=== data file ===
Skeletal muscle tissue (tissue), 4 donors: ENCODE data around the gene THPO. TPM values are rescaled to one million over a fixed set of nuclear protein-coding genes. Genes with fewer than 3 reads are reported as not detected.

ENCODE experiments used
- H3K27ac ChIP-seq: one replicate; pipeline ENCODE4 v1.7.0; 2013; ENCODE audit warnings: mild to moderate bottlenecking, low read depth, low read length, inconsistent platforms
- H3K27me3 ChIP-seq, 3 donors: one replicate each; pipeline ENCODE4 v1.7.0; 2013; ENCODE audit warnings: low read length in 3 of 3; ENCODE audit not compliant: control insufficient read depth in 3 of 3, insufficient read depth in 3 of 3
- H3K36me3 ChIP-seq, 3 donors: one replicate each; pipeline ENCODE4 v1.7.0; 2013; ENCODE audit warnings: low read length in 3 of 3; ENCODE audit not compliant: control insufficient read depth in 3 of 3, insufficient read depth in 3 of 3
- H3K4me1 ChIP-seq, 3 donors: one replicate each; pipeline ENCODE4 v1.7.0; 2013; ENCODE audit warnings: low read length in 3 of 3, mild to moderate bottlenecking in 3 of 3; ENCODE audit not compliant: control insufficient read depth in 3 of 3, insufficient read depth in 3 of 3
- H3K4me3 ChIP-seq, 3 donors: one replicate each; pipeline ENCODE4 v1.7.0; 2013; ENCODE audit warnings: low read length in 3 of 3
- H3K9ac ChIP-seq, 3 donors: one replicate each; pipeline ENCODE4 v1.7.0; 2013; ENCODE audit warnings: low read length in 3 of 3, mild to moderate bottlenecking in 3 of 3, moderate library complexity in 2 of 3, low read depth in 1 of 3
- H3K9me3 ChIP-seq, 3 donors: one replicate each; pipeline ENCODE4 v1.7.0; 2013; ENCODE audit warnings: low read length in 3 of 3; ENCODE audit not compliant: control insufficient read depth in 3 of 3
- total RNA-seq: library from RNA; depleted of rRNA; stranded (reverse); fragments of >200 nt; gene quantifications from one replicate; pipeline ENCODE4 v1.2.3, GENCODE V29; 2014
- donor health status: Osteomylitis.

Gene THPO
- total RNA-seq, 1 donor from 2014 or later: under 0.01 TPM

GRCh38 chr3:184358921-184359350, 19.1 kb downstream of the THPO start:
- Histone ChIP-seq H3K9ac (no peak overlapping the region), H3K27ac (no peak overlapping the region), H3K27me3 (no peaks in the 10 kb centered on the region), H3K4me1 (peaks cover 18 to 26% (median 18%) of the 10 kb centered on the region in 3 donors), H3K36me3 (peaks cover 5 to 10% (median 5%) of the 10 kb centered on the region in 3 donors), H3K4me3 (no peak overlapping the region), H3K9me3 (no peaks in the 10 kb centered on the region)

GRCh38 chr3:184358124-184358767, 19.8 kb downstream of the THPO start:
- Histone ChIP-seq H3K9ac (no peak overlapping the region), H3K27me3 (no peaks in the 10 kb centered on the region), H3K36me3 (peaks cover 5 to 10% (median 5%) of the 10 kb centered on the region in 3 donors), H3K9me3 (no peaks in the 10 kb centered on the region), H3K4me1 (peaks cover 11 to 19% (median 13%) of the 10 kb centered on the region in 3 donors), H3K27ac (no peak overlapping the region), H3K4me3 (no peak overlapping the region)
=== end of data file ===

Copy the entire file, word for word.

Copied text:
Skeletal muscle tissue (tissue), 4 donors: ENCODE data around the gene THPO. TPM values are rescaled to one million over a fixed set of nuclear protein-coding genes. Genes with fewer than 3 reads are reported as not detected.

ENCODE experiments used
- H3K27ac ChIP-seq: one replicate; pipeline ENCODE4 v1.7.0; 2013; ENCODE audit warnings: mild to moderate bottlenecking, low read depth, low read length, inconsistent platforms
- H3K27me3 ChIP-seq, 3 donors: one replicate each; pipeline ENCODE4 v1.7.0; 2013; ENCODE audit warnings: low read length in 3 of 3; ENCODE audit not compliant: control insufficient read depth in 3 of 3, insufficient read depth in 3 of 3
- H3K36me3 ChIP-seq, 3 donors: one replicate each; pipeline ENCODE4 v1.7.0; 2013; ENCODE audit warnings: low read length in 3 of 3; ENCODE audit not compliant: control insufficient read depth in 3 of 3, insufficient read depth in 3 of 3
- H3K4me1 ChIP-seq, 3 donors: one replicate each; pipeline ENCODE4 v1.7.0; 2013; ENCODE audit warnings: low read length in 3 of 3, mild to moderate bottlenecking in 3 of 3; ENCODE audit not compliant: control insufficient read depth in 3 of 3, insufficient read depth in 3 of 3
- H3K4me3 ChIP-seq, 3 donors: one replicate each; pipeline ENCODE4 v1.7.0; 2013; ENCODE audit warnings: low read length in 3 of 3
- H3K9ac ChIP-seq, 3 donors: one replicate each; pipeline ENCODE4 v1.7.0; 2013; ENCODE audit warnings: low read length in 3 of 3, mild to moderate bottlenecking in 3 of 3, moderate library complexity in 2 of 3, low read depth in 1 of 3
- H3K9me3 ChIP-seq, 3 donors: one replicate each; pipeline ENCODE4 v1.7.0; 2013; ENCODE audit warnings: low read length in 3 of 3; ENCODE audit not compliant: control insufficient read depth in 3 of 3
- total RNA-seq: library from RNA; depleted of rRNA; stranded (reverse); fragments of >200 nt; gene quantifications from one replicate; pipeline ENCODE4 v1.2.3, GENCODE V29; 2014
- donor health status: Osteomylitis.

Gene THPO
- total RNA-seq, 1 donor from 2014 or later: under 0.01 TPM

GRCh38 chr3:184358921-184359350, 19.1 kb downstream of the THPO start:
- Histone ChIP-seq H3K9ac (no peak overlapping the region), H3K27ac (no peak overlapping the region), H3K27me3 (no peaks in the 10 kb centered on the region), H3K4me1 (peaks cover 18 to 26% (median 18%) of the 10 kb centered on the region in 3 donors), H3K36me3 (peaks cover 5 to 10% (median 5%) of the 10 kb centered on the region in 3 donors), H3K4me3 (no peak overlapping the region), H3K9me3 (no peaks in the 10 kb centered on the region)

GRCh38 chr3:184358124-184358767, 19.8 kb downstream of the THPO start:
- Histone ChIP-seq H3K9ac (no peak overlapping the region), H3K27me3 (no peaks in the 10 kb centered on the region), H3K36me3 (peaks cover 5 to 10% (median 5%) of the 10 kb centered on the region in 3 donors), H3K9me3 (no peaks in the 10 kb centered on the region), H3K4me1 (peaks cover 11 to 19% (median 13%) of the 10 kb centered on the region in 3 donors), H3K27ac (no peak overlapping the region), H3K4me3 (no peak overlapping the region)